Search Images Maps Play YouTube News Gmail Drive More »
Sign in
Screen reader users: click this link for accessible mode. Accessible mode has the same essential features but works better with your reader.


  1. Advanced Patent Search
Publication numberUS5922422 A
Publication typeGrant
Application numberUS 09/044,610
Publication dateJul 13, 1999
Filing dateMar 18, 1998
Priority dateSep 9, 1996
Fee statusLapsed
Also published asCA2264300A1, CN1090083C, CN1235576A, EP0923448A1, EP0923448A4, US6165304, WO1998009805A1
Publication number044610, 09044610, US 5922422 A, US 5922422A, US-A-5922422, US5922422 A, US5922422A
InventorsSvatoboj Otruba
Original AssigneeB & H Manufacturing Company, Inc.
Export CitationBiBTeX, EndNote, RefMan
External Links: USPTO, USPTO Assignment, Espacenet
Readily removable labels
US 5922422 A
A label to be wrapped around and adhered to a container by adhesive in the vicinity of its ends, and which is perforated in the vicinity of its ends to allow access of solvent to dissolve or loosen the adhesive and facilitate removal of the label; also a method of so labeling a container and the container so labeled.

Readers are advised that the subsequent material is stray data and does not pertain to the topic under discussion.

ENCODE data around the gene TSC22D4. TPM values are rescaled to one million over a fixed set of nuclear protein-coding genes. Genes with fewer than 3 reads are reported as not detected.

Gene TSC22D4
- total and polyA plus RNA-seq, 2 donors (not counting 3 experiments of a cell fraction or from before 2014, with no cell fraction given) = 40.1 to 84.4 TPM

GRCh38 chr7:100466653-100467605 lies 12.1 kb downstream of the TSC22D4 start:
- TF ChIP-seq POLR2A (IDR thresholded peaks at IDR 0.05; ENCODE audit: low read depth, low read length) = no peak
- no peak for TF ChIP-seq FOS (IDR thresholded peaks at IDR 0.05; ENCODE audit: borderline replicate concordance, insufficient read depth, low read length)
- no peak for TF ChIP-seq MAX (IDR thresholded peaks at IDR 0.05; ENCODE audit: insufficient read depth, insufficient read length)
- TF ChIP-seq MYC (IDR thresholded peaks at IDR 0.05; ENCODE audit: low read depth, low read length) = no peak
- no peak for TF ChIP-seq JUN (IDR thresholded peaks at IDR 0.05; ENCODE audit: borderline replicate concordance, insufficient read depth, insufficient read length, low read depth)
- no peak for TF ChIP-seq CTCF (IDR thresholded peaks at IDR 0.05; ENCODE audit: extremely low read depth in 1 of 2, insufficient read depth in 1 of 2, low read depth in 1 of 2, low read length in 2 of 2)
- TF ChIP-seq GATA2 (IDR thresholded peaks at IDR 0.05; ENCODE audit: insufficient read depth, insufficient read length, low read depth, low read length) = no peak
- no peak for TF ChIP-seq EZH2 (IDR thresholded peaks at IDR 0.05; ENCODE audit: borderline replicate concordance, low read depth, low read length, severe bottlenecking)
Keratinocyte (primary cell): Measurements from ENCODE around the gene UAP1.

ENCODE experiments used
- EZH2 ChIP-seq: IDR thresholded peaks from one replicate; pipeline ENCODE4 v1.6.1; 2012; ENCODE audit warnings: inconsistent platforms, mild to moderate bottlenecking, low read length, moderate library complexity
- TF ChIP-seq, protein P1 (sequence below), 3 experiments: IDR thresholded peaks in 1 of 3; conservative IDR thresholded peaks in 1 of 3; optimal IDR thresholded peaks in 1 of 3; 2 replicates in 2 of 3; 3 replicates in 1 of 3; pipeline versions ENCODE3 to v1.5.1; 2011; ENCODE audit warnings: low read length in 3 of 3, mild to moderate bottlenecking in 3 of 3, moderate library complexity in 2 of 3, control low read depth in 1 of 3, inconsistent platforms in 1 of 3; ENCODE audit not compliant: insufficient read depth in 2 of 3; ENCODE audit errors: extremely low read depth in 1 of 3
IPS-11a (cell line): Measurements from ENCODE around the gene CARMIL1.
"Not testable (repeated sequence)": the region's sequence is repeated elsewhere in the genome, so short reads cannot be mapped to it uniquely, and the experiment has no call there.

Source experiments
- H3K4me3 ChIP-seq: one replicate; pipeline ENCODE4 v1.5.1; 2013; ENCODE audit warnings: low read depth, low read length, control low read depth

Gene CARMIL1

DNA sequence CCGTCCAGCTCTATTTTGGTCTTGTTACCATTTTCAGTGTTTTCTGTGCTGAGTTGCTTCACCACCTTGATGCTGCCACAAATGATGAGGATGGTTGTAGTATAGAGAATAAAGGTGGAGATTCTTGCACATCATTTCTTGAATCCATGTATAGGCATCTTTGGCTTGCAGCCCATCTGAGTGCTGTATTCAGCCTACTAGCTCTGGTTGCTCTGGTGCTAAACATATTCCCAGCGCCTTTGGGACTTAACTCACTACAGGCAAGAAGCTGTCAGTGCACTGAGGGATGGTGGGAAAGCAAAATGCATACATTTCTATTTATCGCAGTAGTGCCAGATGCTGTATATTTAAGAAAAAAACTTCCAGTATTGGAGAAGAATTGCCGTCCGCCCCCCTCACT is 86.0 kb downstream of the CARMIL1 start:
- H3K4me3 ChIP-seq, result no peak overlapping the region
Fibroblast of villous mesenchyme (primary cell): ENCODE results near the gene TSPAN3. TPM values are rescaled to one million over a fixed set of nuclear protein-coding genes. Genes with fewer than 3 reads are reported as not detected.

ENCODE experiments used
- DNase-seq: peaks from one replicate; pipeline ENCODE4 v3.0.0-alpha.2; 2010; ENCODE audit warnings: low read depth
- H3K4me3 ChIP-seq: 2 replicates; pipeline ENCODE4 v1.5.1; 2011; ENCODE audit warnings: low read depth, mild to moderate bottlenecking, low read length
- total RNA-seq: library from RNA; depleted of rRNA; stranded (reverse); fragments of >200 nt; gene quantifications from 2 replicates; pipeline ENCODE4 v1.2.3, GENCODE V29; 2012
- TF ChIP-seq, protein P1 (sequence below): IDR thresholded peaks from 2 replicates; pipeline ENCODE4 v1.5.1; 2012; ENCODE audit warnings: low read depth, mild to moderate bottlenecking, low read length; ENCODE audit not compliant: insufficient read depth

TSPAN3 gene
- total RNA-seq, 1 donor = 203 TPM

Previous page
Next page
I claim:
1. In combination, a container having an exterior surface and a segment of sheet material wrapped about the container comprising a segment of sheet material having a leading end adhered to the exterior surface by adhesive, and a trailing end overlapping and adhered to said leading end by adhesive, such segment being formed in the vicinity of each end with a multiplicity of perforations of small size to provide access to adhesive adhering the ends of the segment to the container.
2. The combination of claim 1 in which the segment is plastic.
3. The combination of claim 1 in which the segment is paper.
4. The combination of claim 1 in which the adhesive is water soluble.
5. The combination of claim 1 in which the adhesive is water insoluble or is difficultly soluble in water.

This is a divisional application of Ser. No. 08/709,990 filed Sep. 9, 1996 abandoned.


This invention relates to the labeling of containers by a method, and by using labels, which enable the labels to be readily removed from the container when the contents of the container have been consumed.